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Articles by Sandra Olivetti Martin

Annapolis mayor Josh Cohen and challenger Mike Pantelides pause in their pre-election schedules to talk with Bay Weekly

How are you managing this last week before Election Day November 5?

Josh Cohen    A campaign is kind of like a pregnancy. You forget how difficult it is, so you do it again. We’ve been through this several times, and we’ll get through this one. But — and I just had this conversation with my wife — I’ll be a little more stressed than usual this week.
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This week: installment one of three on ­striking out hunger

Reading Learning to Care and Give, Bob Melamud’s story for this week’s paper, kindles a spark of envy in me.
    Six-year-old Katie Asher is just beginning to understand the meaning of caring and giving, Melamud writes. Every morning she drops a can of food into the collection boxes at Davidsonville Elementary, where she is a first-grader.
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Body snatcher targets mud crabs

When it comes to horror, Mother Nature stands at the top of the class.
    Our Halloween Creature Feature comes from the Smithsonian Environmental Research Center in Edgewater, where scientists have a horribly resourceful parasite under their microscopes. With devilish ingenuity, it takes over its host’s reproductive system for its own replication.
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How to tell a spooky story

We like to be scared. Maybe not too much, but enough to feel the chill of possibility in our bones.
    As chilling night temperatures tell us the frost is near, time has come to tell spooky stories.
    This week, Bay Weekly guides you to the haunts of Chesapeake Country in a special section of Halloween Tricks and Treats.
    We have a spooky story, too, imagined and written for you by Richard Johnson of Deale.
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Man-made reef alive with seed spat

A new oyster reef lies alongside the Bill Burton Fishing Pier in the Choptank River. Sportsman and Maryland outdoors writer for nearly half a century, Burton retired from the Baltimore Evening Sun and came to Bay Weekly. Over 16 years with us, Burton became increasingly adamant and outspoken about restoring the Chesapeake.
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This is the scary season

Timing is everything in the harvesting of figs. Take the fruit too early and you lose the sugar. Wait a moment too long, and the bugs — wasps, flies, ants and Hercules beetles — beat you to it. Or the squirrels, who I watched running up the hill with ripe figs in their mouths. This weekend, looking down on my tree from an upper balcony, I saw the dried-out stems and shriveled tops of the last of the fruit.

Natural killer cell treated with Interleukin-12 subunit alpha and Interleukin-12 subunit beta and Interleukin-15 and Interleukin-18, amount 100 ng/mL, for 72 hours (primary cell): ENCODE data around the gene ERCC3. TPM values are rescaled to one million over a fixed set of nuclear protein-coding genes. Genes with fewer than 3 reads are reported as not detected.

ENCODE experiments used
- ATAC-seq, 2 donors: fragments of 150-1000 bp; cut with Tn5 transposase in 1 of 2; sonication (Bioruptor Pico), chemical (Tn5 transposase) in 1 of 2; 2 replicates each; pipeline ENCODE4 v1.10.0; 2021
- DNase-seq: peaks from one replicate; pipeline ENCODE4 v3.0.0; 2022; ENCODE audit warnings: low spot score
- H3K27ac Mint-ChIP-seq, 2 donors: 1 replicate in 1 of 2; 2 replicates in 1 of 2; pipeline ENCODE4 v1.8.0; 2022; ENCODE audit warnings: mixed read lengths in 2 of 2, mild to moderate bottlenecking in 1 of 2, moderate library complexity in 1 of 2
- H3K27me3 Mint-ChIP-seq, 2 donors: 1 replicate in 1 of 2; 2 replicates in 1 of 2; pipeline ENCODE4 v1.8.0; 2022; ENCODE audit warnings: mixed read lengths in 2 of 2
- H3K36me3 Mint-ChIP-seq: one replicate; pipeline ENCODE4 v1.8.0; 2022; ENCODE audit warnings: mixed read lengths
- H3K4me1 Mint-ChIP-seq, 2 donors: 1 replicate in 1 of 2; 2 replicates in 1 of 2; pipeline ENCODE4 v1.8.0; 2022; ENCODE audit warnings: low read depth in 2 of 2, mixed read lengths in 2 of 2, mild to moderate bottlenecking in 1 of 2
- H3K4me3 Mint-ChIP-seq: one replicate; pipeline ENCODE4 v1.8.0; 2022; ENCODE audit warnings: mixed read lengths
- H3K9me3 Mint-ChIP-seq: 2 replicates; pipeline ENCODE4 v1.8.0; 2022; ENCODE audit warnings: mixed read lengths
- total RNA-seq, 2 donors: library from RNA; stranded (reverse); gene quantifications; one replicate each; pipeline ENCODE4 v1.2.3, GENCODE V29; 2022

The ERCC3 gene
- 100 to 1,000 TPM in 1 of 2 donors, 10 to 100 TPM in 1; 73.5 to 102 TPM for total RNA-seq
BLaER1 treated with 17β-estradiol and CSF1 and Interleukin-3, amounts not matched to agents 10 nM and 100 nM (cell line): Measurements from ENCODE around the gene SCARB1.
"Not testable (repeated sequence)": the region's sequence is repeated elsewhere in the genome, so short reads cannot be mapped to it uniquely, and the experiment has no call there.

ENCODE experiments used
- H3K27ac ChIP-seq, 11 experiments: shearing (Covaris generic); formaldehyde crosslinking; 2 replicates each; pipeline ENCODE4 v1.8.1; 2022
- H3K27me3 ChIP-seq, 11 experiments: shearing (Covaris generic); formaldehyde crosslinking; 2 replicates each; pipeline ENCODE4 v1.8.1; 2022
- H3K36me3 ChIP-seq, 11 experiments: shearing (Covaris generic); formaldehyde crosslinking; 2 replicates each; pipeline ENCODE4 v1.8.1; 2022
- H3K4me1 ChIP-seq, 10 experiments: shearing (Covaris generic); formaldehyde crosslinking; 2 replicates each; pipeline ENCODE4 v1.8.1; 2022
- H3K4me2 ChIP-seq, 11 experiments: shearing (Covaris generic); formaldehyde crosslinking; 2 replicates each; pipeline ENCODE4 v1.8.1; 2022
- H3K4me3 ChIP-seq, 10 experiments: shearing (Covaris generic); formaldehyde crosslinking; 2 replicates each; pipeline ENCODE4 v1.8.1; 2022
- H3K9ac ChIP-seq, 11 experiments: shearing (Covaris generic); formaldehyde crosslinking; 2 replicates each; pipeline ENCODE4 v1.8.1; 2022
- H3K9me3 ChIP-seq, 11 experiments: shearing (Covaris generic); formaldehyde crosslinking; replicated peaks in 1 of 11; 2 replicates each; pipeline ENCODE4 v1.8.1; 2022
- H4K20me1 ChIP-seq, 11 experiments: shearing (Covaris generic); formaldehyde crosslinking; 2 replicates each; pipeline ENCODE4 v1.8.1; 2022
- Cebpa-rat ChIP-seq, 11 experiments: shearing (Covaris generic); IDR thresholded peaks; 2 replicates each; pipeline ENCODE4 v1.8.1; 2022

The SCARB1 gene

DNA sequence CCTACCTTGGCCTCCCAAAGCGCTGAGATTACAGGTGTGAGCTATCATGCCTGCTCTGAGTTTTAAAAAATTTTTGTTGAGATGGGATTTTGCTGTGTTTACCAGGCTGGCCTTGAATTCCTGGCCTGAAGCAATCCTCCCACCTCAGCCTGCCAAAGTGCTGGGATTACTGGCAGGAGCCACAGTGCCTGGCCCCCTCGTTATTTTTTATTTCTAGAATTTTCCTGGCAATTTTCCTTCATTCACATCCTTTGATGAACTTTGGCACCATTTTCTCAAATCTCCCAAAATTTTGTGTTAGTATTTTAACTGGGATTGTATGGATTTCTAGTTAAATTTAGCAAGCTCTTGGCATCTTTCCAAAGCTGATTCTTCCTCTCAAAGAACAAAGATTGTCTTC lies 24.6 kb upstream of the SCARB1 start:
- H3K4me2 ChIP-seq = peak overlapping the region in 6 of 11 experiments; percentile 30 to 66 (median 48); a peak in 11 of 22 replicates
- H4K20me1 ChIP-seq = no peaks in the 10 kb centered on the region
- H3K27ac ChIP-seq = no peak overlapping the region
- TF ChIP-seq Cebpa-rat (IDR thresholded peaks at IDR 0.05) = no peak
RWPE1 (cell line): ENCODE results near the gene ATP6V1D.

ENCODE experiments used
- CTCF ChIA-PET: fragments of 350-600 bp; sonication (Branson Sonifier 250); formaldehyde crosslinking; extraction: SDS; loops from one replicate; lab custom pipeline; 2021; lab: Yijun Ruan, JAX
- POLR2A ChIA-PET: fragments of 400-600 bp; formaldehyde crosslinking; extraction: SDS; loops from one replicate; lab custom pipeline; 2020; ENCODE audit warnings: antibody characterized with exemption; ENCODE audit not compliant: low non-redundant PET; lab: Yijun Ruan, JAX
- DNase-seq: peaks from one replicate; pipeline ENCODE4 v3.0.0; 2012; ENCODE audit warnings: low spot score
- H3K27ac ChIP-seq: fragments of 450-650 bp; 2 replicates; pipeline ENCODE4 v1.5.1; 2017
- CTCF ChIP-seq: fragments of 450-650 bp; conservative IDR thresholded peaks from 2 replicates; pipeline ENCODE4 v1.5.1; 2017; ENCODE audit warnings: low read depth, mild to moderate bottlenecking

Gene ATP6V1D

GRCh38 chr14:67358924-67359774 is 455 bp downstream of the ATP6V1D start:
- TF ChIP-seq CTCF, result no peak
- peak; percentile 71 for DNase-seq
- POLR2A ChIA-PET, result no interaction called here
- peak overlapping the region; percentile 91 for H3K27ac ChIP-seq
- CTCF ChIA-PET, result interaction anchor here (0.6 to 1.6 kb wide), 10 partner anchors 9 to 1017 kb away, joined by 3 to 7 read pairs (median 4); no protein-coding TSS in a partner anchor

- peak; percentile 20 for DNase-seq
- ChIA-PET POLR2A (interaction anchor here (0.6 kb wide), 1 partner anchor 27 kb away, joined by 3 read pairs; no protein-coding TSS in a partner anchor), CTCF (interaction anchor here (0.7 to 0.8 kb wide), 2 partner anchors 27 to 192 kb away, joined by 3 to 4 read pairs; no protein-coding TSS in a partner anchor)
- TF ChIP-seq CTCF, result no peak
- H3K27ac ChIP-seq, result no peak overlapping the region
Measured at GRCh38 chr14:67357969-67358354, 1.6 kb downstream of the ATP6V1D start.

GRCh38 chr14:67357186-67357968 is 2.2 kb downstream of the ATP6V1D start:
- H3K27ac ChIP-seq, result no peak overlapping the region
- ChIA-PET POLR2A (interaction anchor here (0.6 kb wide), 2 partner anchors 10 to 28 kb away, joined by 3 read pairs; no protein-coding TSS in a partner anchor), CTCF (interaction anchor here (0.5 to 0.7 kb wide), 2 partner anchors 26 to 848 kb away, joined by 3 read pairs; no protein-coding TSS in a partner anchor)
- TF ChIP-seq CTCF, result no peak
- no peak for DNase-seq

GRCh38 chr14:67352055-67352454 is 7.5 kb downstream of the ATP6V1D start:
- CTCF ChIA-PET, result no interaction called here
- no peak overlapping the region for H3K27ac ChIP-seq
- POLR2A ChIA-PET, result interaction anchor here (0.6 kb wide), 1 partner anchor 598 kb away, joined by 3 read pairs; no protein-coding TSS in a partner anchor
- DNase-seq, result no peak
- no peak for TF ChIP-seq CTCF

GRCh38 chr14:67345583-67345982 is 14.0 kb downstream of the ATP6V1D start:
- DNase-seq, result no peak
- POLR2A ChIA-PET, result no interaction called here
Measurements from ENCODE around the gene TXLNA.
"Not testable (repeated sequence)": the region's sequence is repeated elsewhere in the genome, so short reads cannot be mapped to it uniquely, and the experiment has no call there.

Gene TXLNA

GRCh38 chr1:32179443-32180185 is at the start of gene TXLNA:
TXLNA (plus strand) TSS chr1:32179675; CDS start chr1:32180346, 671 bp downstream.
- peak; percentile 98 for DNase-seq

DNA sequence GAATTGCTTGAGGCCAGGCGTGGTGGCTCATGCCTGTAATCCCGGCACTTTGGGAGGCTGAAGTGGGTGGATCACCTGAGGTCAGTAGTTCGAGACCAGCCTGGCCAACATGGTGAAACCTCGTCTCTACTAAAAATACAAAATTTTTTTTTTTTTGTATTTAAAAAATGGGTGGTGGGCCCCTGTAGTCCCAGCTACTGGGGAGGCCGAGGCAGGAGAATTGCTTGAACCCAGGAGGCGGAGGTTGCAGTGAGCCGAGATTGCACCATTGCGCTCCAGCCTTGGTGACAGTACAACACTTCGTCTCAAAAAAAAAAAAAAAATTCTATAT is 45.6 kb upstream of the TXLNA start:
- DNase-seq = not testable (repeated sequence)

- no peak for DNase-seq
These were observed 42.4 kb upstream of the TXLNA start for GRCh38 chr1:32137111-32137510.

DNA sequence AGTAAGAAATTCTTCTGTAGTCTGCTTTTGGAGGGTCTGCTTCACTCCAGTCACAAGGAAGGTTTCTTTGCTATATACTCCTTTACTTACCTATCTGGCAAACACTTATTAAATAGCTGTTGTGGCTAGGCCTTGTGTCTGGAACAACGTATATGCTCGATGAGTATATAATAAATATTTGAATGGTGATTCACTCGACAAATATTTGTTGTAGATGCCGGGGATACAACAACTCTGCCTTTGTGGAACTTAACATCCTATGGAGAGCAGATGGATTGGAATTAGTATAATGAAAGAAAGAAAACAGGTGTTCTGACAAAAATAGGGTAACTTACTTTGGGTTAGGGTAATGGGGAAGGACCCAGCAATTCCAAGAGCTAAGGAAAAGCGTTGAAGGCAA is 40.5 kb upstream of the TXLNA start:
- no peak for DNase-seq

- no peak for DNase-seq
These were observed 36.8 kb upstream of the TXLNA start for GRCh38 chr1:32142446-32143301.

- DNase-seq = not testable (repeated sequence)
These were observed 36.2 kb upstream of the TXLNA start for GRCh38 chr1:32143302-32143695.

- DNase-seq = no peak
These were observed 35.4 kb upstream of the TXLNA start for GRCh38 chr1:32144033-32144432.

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It wasn’t so long ago that boating shifted from a way to earn a ­living to a sport and pastime

With sailing the rage all over the Chesapeake, waterfront communities organized sailing clubs, fleets and regattas for sport and competition.
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Common sense and caution help, but they may not be enough

The last thing we wanted to read was Bay Weekly’s ­October 3 story “On a Rock and a Hard Place: The Last Place in the World You Want to Take Your Boat.” Those nightmare memories didn’t need refreshing.
    That’s the kind of lament I’ve heard over the past week from people who know all too well the shock and painful aftermath of a hard landing.
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Ann-Wallis White floods the Caribbean with children’s books

The biggest catamaran at the U.S. Sail Boat Show is so highfalutin that only VIPs can board. Orion is reserved for the invited guests of Cruising World Magazine.
    You and seven friends could charter the 90-foot Catana — with amenities including four cabins, indoor and outdoor dining salons, Jacuzzi and crew of four — for a week in the Caribbean.
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How to get the most from the U.S. Boat Shows

Annapolis may call itself the Sailing Capital of the World, but the United States Boat Shows make it the Boating Capital.
    The Sailboat Show came first, introducing Chesapeake Country to in-the-water boat shows in 1970. The Powerboat Show came in 1972. For 40 years, the Sailboat Show has traditionally led, with the boats arriving the first full week of October.
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